Higher ed and the economy
Minnesota's future economic growth will require sustaining our state's historic focus on education. Minnesota has had a competitive advantage, based on our human capital. But it is not clear how long that will hold true. Here are some of the ways education matters.
Higher education drives Minnesota's economic success
Minnesota’s educated workforce has made us a competitive and thriving state, and has been critical to our state’s economic strength and standard of living. Today 50% of Minnesotans between the ages of 25 and 44 have an associate’s degree or higher, ranking Minnesota second in the nation in terms of educational attainment (view data). States like Minnesota — with higher levels of educational attainment (view report) — have higher median household incomes and lower levels of unemployment (view statistics).
A college degree can make the difference in the lifelong earning potential and overall quality of life of the state's residents. The income gap between high school graduates and college graduates has increased significantly over time. There are also nonmonetary rewards to a college education. College graduates are more likely to lead a healthy lifestyle, volunteer and vote (view report).
Minnesota’s educational achievement gaps impacts the economy
According to Minnesota’s state demographer, our labor force growth will dramatically slow in the next three decades, due to a combination of an increasing number of workers reaching retirement age and little to no growth in the number of younger workers. The result is an average growth rate of only 8,000 workers per year in the 2010s, dropping to 4,000 per year in the 2020s.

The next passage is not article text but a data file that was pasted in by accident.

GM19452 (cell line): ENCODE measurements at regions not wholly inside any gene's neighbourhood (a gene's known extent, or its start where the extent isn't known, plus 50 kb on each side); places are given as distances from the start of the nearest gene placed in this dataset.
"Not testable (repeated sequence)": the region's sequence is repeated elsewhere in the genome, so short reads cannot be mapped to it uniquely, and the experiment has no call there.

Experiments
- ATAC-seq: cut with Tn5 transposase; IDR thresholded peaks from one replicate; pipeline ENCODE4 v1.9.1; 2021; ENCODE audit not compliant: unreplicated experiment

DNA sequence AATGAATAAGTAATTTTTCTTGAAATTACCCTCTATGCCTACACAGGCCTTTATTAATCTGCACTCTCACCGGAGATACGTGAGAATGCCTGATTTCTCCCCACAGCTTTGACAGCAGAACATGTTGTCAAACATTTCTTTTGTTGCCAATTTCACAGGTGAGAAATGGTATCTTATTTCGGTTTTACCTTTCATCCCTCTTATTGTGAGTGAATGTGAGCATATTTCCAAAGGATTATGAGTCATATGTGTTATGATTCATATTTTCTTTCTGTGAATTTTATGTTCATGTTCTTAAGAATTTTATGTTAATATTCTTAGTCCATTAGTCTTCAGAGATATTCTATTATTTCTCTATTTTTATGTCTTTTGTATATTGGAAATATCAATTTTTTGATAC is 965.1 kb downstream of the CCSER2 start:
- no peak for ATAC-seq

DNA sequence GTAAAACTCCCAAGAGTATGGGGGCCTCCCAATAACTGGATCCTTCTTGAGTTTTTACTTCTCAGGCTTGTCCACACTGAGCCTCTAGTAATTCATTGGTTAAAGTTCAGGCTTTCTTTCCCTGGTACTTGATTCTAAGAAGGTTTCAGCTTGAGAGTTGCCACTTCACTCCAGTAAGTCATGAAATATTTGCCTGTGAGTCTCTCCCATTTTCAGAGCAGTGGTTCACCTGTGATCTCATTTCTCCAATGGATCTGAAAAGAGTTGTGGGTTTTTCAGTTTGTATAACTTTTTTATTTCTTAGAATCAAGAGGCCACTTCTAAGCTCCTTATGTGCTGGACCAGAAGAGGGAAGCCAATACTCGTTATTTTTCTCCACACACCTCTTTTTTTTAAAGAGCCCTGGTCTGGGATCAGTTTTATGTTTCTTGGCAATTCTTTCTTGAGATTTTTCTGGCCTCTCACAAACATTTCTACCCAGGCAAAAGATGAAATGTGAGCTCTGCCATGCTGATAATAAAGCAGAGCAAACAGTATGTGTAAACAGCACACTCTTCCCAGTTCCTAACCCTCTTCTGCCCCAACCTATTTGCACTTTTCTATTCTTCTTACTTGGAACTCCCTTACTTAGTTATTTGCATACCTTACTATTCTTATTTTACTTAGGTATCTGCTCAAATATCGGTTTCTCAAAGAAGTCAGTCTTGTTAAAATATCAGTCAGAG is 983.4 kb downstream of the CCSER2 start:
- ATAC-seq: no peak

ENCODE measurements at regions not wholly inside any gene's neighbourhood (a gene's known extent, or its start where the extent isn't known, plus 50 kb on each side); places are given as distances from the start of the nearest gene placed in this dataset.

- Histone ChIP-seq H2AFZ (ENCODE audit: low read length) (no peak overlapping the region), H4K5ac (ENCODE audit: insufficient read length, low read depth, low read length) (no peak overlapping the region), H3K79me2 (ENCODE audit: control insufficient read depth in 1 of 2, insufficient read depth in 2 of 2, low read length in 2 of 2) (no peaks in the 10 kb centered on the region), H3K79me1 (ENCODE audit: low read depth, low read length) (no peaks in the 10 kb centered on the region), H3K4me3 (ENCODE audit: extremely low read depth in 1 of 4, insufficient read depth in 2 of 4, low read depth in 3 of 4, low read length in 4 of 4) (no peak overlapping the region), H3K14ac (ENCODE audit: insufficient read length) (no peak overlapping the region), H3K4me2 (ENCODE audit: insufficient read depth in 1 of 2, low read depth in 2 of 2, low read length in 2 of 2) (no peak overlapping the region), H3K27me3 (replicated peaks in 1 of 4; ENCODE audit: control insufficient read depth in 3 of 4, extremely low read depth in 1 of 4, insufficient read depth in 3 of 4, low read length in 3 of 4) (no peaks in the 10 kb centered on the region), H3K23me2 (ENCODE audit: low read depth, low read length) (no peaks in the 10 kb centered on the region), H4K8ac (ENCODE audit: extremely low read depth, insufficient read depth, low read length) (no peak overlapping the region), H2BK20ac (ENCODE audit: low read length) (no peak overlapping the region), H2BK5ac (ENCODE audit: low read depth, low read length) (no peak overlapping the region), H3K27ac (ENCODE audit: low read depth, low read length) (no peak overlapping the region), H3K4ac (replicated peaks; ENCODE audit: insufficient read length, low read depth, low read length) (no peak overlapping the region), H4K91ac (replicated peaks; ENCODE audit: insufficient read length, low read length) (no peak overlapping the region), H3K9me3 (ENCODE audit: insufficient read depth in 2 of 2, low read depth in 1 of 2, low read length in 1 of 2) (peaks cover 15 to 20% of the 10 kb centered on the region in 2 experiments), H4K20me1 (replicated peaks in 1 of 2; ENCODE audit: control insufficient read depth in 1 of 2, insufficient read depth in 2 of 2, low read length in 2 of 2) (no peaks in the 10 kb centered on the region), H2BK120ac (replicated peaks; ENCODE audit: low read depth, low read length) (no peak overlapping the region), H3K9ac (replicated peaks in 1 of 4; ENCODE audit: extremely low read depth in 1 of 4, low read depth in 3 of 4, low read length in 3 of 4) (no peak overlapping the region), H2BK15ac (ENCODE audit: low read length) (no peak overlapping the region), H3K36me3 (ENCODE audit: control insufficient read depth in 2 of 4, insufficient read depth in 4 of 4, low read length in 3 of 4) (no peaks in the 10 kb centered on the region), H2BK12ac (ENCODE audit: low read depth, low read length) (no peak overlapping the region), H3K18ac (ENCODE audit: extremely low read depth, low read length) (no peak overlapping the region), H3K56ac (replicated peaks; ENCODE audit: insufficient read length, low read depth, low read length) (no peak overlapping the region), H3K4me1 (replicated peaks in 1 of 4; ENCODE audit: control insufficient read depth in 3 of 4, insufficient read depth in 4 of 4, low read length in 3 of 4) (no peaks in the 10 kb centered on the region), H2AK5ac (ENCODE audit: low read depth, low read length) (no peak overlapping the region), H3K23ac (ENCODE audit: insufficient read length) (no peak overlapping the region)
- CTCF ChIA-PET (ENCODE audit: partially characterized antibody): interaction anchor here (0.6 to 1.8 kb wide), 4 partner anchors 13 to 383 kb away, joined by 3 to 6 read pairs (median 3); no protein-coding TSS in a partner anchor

With a workforce that is growing slowly, it will be increasingly difficult for Minnesota employers to find and hire the employees needed to grow and expand their businesses in our state. According to the Georgetown University Center for the Study of Education and the Workforce, Minnesota will need 74 percent of its workforce to have at least some college education by 2020, and more than half of those workers will require a bachelor’s degree or higher (view report).
A skilled workforce is the cornerstone for Minnesota to be ready to change and grow. Our workforce is recognized as one of the best in the nation. Minnesota must narrow the persistent achievement gap to ensure ALL Minnesotans are job ready for the challenges of a global economy.”
- Doug Loon, President
Minnesota Chamber Of Commerce
For all of Minnesota to continue to compete economically in the next decades, we must further boost our level of educational attainment. Yet too many Minnesotans — particularly those from disadvantaged families — are falling behind.
Minnesota students from lower-income families tend to have lower academic achievement than their classmates from higher-income families, resulting in increased barriers to college access and degree attainment (view report). And these students are disproportionately students of color and from families where they are the first to go on to college (view report).
Looking across the income spectrum, there is a stark contrast in bachelor's degree attainment rates. According to a national study, 77% of those with families that are in the top 25% (or quartile) of incomes earn a bachelor’s degree by the age of 24. Contrast that with 9% and 17% for the lower two quartiles (view report).